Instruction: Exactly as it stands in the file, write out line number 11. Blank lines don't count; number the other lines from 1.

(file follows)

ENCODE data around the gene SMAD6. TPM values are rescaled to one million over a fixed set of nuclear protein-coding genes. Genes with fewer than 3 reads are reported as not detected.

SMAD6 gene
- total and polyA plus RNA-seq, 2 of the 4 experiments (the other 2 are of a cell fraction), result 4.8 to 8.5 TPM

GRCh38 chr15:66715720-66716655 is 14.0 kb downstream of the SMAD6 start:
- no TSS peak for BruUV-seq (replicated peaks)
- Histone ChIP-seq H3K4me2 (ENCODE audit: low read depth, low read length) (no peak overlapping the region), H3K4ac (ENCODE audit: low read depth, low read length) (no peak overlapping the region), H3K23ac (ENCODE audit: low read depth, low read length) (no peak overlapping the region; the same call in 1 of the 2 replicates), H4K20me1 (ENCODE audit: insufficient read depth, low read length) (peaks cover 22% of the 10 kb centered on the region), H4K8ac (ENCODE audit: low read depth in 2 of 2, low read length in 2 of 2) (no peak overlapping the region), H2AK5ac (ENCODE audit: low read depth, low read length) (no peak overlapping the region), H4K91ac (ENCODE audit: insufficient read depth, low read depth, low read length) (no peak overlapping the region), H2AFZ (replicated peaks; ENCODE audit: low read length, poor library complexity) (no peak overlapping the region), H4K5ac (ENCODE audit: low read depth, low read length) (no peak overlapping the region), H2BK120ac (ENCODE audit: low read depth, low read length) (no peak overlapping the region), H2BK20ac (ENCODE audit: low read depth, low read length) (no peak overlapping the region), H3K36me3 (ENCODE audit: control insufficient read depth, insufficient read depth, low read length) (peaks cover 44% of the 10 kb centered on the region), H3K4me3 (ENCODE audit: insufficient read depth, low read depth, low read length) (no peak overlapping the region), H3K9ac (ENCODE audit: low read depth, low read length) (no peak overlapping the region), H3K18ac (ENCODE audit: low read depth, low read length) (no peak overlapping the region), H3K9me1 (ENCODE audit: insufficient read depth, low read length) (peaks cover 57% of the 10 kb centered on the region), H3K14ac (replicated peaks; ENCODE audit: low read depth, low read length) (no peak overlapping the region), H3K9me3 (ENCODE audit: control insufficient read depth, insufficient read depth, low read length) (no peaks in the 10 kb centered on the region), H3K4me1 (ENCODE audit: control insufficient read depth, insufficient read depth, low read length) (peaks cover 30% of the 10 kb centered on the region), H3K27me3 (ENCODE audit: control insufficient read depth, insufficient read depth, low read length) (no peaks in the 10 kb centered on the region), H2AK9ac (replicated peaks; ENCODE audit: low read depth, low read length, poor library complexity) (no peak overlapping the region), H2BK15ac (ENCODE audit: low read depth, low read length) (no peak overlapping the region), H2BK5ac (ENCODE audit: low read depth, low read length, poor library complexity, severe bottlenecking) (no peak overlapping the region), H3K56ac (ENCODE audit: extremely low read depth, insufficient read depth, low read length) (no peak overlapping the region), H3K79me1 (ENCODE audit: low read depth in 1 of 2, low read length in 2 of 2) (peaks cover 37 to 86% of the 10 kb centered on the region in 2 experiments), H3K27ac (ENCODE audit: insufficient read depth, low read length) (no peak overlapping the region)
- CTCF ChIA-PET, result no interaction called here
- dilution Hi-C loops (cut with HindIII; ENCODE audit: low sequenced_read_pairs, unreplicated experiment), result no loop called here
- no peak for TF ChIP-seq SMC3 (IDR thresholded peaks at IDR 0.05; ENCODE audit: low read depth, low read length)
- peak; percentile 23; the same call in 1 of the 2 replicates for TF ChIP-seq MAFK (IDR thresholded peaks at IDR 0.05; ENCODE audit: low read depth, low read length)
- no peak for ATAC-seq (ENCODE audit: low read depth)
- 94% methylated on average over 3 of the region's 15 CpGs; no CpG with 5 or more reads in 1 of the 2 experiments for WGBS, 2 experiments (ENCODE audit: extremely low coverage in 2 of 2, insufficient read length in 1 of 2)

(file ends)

- no peak for ATAC-seq (ENCODE audit: low read depth)